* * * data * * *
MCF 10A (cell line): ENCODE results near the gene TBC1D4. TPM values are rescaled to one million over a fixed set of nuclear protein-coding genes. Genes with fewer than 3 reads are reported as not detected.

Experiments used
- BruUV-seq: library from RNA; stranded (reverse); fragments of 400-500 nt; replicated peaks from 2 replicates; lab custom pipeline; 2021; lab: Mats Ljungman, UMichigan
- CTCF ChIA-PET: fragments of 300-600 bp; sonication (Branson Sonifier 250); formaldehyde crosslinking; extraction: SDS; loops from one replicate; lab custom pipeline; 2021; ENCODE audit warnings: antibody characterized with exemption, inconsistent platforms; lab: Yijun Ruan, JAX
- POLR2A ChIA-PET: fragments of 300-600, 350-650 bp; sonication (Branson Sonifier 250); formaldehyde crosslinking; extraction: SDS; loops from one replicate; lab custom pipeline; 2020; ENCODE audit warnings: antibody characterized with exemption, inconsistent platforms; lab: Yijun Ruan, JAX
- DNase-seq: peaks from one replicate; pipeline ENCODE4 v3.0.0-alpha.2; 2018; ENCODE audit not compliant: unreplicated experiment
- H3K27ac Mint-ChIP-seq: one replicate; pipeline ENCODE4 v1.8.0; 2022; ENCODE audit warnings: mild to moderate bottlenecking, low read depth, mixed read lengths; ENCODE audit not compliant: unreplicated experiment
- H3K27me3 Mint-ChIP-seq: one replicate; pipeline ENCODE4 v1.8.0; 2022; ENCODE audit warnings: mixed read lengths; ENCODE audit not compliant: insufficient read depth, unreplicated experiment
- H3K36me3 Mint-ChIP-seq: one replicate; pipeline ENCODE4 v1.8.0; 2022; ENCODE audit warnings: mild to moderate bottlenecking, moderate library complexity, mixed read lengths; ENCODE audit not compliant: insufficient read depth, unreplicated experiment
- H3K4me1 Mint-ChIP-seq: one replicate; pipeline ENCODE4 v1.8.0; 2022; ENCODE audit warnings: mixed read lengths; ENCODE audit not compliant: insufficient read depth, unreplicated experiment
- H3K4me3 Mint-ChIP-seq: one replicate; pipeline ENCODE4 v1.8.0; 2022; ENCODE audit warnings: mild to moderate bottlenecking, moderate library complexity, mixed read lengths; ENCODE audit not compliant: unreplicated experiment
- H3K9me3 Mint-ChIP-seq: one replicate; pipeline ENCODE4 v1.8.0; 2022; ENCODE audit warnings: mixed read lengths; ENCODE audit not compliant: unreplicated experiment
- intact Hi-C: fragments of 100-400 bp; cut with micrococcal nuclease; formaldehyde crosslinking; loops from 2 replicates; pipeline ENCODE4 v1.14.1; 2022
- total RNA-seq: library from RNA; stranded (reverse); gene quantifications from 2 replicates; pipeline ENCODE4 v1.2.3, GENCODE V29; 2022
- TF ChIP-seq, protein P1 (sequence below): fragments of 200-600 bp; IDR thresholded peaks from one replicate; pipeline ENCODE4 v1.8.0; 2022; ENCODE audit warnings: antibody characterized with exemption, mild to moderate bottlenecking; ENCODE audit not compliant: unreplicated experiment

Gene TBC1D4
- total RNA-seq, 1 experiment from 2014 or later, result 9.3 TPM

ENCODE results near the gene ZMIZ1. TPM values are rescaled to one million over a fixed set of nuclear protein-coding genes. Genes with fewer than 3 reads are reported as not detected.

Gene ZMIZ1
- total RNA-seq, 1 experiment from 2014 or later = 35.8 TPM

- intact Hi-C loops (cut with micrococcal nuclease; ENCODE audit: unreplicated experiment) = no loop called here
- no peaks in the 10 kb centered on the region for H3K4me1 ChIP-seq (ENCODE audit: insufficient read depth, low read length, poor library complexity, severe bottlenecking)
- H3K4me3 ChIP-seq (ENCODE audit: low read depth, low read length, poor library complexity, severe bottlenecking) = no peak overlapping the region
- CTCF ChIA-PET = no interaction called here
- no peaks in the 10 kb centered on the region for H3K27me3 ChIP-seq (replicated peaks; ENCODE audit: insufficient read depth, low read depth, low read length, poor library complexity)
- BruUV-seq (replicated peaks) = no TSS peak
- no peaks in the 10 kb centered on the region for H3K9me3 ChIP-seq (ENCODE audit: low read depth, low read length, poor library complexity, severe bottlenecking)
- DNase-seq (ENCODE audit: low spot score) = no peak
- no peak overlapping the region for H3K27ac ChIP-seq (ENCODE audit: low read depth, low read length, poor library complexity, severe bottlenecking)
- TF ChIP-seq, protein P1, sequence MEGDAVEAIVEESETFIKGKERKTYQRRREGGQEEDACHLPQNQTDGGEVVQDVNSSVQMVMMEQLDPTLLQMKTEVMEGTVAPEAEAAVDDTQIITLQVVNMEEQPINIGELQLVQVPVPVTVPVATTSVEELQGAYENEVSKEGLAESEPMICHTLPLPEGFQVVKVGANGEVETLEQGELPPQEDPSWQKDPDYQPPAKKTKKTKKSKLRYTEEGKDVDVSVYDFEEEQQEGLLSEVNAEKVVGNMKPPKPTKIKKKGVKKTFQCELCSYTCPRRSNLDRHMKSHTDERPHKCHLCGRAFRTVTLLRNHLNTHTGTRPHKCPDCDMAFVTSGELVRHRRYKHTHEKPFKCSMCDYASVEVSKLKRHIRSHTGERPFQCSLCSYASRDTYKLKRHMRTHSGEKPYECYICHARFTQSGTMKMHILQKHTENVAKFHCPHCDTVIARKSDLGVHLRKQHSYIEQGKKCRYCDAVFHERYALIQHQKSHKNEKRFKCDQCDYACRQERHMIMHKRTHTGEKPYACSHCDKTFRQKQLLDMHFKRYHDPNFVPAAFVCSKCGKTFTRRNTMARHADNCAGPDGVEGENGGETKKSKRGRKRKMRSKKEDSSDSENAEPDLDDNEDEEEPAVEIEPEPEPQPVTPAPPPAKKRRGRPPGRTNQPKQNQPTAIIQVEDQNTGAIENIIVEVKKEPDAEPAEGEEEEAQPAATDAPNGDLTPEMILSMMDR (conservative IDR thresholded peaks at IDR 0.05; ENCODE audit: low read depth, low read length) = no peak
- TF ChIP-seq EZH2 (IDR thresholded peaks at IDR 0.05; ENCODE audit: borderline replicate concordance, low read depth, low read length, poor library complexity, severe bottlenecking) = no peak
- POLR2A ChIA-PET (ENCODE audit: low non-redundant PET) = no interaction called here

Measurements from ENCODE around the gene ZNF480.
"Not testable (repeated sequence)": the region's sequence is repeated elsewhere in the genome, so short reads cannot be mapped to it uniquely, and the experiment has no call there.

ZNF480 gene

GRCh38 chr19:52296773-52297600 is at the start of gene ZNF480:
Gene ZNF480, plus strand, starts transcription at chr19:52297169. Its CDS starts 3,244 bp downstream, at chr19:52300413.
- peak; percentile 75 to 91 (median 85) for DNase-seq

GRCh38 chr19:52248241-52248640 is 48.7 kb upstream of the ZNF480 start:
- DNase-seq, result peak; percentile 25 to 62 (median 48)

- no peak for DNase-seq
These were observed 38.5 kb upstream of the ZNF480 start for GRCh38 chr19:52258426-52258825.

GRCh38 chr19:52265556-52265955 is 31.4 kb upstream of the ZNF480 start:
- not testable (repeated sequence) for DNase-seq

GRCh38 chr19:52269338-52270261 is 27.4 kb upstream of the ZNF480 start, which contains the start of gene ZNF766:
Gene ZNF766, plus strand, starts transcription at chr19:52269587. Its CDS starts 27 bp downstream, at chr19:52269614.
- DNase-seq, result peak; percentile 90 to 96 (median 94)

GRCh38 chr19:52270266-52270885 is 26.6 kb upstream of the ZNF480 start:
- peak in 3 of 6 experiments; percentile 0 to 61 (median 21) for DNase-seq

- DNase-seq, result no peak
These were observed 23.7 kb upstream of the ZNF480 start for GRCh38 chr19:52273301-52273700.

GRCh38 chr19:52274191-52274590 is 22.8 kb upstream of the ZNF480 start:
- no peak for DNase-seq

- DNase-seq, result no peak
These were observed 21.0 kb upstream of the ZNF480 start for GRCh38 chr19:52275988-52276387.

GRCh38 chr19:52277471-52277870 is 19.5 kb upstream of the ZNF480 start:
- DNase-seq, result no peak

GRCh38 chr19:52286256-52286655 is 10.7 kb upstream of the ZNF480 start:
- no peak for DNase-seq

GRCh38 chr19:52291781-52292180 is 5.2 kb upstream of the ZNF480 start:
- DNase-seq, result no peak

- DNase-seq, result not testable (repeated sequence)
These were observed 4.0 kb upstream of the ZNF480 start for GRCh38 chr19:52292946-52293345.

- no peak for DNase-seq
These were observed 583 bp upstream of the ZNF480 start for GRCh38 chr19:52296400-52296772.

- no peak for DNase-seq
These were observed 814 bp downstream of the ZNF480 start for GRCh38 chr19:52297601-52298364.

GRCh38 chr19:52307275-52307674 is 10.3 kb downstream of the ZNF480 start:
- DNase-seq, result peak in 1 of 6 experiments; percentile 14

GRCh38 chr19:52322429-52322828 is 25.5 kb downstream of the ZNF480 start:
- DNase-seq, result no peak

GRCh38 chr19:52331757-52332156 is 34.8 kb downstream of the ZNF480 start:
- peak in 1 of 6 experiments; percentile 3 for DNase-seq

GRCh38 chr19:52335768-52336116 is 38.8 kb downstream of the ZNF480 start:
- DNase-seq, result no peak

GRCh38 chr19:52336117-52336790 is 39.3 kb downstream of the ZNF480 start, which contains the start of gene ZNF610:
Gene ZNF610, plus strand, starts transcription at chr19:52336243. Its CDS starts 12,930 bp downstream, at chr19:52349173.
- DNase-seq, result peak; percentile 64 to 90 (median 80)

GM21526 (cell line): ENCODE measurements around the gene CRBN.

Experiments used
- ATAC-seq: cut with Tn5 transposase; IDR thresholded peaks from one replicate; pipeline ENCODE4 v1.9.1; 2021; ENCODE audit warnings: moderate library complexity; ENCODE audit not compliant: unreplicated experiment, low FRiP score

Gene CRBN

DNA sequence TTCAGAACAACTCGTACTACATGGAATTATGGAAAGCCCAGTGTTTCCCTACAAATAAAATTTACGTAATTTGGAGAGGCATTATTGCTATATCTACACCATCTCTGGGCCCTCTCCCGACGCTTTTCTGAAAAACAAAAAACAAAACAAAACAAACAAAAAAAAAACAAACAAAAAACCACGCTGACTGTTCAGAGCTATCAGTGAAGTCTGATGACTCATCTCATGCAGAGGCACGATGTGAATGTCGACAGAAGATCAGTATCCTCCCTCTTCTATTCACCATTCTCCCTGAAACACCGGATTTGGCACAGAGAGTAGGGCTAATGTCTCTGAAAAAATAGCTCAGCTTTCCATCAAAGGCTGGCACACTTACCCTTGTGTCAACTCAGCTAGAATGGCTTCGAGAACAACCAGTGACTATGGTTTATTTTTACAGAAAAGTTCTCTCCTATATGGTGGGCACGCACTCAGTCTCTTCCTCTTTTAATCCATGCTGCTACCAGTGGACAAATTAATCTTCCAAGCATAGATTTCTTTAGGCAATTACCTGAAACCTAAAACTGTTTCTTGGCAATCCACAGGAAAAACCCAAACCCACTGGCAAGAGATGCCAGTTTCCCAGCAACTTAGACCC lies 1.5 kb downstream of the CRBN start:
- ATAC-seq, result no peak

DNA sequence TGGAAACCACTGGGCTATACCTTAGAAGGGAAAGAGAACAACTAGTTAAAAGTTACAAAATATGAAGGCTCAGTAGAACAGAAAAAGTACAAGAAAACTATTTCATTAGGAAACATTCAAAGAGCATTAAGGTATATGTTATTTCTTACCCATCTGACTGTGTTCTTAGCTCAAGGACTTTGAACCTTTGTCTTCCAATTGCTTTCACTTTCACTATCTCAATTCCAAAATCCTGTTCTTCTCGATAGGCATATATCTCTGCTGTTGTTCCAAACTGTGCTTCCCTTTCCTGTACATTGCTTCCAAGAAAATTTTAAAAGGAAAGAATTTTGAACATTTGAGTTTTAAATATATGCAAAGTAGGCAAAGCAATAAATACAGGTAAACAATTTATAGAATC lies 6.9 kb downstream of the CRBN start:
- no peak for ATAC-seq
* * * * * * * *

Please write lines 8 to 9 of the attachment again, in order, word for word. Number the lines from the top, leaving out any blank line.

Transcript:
- H3K27me3 Mint-ChIP-seq: one replicate; pipeline ENCODE4 v1.8.0; 2022; ENCODE audit warnings: mixed read lengths; ENCODE audit not compliant: insufficient read depth, unreplicated experiment
- H3K36me3 Mint-ChIP-seq: one replicate; pipeline ENCODE4 v1.8.0; 2022; ENCODE audit warnings: mild to moderate bottlenecking, moderate library complexity, mixed read lengths; ENCODE audit not compliant: insufficient read depth, unreplicated experiment